Label. Label, label. Label, tube, label, label. Box, tube, label, label, label. Label. Label, label. Label, label, label.
The narrow web category is by and large the label category. While its name may give the impression that entries vary in the same way the mid web and wide web categories do, the reality is the narrow web category’s makeup is a label hegemony, on par with the preprinted linerboard and combined corrugated categories, and just shy of the ubiquity seen in the envelope category. To be fair, this year’s competition did have boxes win awards in the double digits, along with a number of tubes. But as in years past, the narrow web category’s entries and winning prints were a majority of labels.
Not So Narrow Minded
With all respect to the envelope category, it is the narrow web segment that is the envelope pusher. Narrow web printers are almost always the first to pioneer new technologies, like new screening techniques or ink chemistries; following their repeatable success, they then trickle into different flexographic market segments.
Quality is, generally speaking, much higher on a narrow web press, but that isn’t because the jobs running on one are simple. Printers are implementing hot and cold foil, embellishments, and even entirely different processes like digital or rotary screen. They are also typically finishing and converting inline. A lot more than just printing happens between the infeed and outfeed on a narrow web press; it makes judging comments like “Impeccable execution with multiple special effects” stand out even more—especially when the print is on a notoriously tricky tube material.
With well over 100 entries in the narrow web category, prints needed to do multiple things and do them all well to stand out. The group of category judges looking to be impressed was a mix of veterans and first-timers.
The pair of Excellence in Flexography Awards Committee Members who oversaw the narrow web category were a mix of veteran and… veteran. Both Paul Teachout of Nilpeter and Bob Loescher of Compass Color & Coatings have led the narrow web category for the last four years, and they have watched it be the first mover for many of what have become industry-wide norms.
“You get to see most, if not all the latest packaging trends,” Teachout says. “Many of the print samples judged this year were using new and innovative techniques for embellishment. This catches the judges’ eyes, as they are both more difficult to produce and show the level of execution the converter can perform. This is where the scores differentiate themselves and the clear winner rises to the top.”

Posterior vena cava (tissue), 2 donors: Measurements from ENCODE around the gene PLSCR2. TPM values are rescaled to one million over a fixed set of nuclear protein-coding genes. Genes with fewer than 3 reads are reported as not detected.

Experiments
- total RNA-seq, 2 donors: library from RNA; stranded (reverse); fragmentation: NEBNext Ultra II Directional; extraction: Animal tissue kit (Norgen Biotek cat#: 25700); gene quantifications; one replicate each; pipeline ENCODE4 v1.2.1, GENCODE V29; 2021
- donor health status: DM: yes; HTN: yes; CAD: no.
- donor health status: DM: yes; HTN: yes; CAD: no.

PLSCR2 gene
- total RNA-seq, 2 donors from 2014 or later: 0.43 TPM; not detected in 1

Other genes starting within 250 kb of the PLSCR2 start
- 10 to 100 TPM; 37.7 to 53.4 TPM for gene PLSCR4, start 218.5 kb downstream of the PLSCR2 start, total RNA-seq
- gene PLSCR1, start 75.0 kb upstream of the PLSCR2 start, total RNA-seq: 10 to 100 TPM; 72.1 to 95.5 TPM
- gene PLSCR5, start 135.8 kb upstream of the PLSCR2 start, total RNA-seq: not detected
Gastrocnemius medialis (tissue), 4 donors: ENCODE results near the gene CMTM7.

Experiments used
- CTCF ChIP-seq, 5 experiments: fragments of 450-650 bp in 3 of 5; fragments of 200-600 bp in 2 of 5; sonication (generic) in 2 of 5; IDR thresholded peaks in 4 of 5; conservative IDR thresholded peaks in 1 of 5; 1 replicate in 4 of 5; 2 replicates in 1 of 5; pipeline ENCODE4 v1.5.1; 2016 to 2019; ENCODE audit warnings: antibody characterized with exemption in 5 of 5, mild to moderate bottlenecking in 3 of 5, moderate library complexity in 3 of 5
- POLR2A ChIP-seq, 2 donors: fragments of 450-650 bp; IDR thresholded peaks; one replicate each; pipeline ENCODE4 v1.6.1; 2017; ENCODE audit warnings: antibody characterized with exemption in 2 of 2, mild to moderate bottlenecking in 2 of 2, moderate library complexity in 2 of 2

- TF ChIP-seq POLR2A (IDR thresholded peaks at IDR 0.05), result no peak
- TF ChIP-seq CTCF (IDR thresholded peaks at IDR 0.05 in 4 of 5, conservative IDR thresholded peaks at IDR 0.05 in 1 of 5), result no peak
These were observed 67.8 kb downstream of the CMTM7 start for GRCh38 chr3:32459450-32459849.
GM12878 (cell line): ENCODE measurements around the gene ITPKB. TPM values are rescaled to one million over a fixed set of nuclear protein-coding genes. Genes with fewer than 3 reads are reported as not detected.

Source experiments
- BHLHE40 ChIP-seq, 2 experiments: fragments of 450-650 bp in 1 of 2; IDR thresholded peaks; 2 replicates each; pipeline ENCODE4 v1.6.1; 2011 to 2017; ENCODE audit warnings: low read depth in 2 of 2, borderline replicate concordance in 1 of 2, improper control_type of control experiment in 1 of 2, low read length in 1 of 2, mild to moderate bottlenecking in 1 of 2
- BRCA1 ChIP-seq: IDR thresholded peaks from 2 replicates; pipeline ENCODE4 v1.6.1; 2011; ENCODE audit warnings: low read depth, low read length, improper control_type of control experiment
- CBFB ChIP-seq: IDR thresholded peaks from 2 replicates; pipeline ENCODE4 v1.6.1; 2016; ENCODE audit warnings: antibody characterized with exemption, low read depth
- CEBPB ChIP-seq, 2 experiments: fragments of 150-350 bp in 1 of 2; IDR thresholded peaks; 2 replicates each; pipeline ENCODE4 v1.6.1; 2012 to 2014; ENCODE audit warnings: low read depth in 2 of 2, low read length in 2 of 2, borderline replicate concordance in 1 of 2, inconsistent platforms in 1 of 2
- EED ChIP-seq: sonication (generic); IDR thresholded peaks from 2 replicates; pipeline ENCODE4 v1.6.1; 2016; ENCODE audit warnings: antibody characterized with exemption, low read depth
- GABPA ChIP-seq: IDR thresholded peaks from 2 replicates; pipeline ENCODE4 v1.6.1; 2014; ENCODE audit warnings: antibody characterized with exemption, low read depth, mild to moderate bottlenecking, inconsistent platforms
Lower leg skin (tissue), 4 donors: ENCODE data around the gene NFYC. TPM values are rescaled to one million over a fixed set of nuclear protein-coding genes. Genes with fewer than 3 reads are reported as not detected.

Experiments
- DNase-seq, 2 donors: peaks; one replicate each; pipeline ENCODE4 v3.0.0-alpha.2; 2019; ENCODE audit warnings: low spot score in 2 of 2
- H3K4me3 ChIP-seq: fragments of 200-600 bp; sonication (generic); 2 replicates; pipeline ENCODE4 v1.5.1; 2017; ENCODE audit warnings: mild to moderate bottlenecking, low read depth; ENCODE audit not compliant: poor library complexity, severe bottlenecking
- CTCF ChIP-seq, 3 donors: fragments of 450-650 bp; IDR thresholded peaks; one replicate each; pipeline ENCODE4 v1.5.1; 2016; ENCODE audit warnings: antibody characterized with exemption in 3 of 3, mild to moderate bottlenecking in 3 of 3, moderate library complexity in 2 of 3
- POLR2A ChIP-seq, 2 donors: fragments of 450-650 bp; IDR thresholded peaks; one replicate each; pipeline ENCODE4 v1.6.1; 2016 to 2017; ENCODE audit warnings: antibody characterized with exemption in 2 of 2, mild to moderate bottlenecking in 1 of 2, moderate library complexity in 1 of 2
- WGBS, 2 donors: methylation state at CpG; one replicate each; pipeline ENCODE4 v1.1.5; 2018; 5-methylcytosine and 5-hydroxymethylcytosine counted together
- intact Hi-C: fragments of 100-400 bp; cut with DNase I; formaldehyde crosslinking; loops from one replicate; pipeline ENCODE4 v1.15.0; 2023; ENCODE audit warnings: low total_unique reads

Speaking to this year’s competition, both committee members were unanimous in declaring the overall “excellence” of the category’s winners, and in noting the most persistent problem: “Registration is the most common print quality issue,” Loescher reveals. Teachout adds that “It often comes down to splitting hairs—literally. Often times, something as simple as a row of dots out of register can displace an entry.”
Common traits among award-winners in the category included superb tonal ranges and “vignettes like never before.” Teachout says front-end innovations have greatly improved the ability to reproduce graphics that, in years past, “converters would have cringed if they had to go to press with.” Loescher believes innovations in prepress, consumables and equipment, as well new screening technologies, have all helped improve quality.
Put together, it’s all good news for anyone on team flexography. “There is no print process left that we cannot compete with,” Teachout exclaims.
And the Winners Are…
The Vicious Styling Boost XTS Series Shampoo Tube, printed by Berry Global, took Best of Show honors in the narrow web category.
Including the Best of Show, judges recognized a total of 45 prints:
How the Judges Judge
Judges in the narrow web category, like each of the categories of the FTA Excellence in Flexography Awards, were divided into two groups, each focused on a specific set of criteria when evaluating a print: degree of difficulty and level of execution.
First, the degree of difficulty group judges the overall complexity of each print, grading attributes on a scale from one to 10. Those attributes are substrate printability/ink compatibility, registration tolerances, plate-printing complexity/fineness of print, screen (lpi or stochastic spot size), tonal range (on screen and process jobs) and defect detectability.
Second, the level of execution group judges how well each print’s various elements were printed, also on a scale from one to 10. Those elements are image sharpness, ink coverage, registration, dot/screen/vignette (again, on screen and process jobs) and consistency.
After each print has been evaluated by the degree of difficulty judges and then the level of execution judges, the points are totaled and all the narrow web entries are sorted from highest to lowest cumulative score. All the category judges then convene together to debate each print’s worthiness of a gold, silver or bronze award—if any. Finally, when the debate is over, the gold award winners are collected and, from them, a Best of Show is chosen.
See the Rest of the 2019 FTA Excellence in Flexography Awards
There is a very broad range of obstacles facing any printer entering a print sample into the wide web category.
Too wide for narrow web, too narrow for wide web—the mid web category is a mix of substrates, sizes and segments.
For the printers who run work in the combined corrugated category, their biggest challenge is with their substrate of choice.
When it comes to web widths and repeat lengths, it doesn’t get any bigger than the preprinted linerboard category.
Judges of the envelope category looked for excellent printing in the face of adversarial substrates and registration-hostile speeds.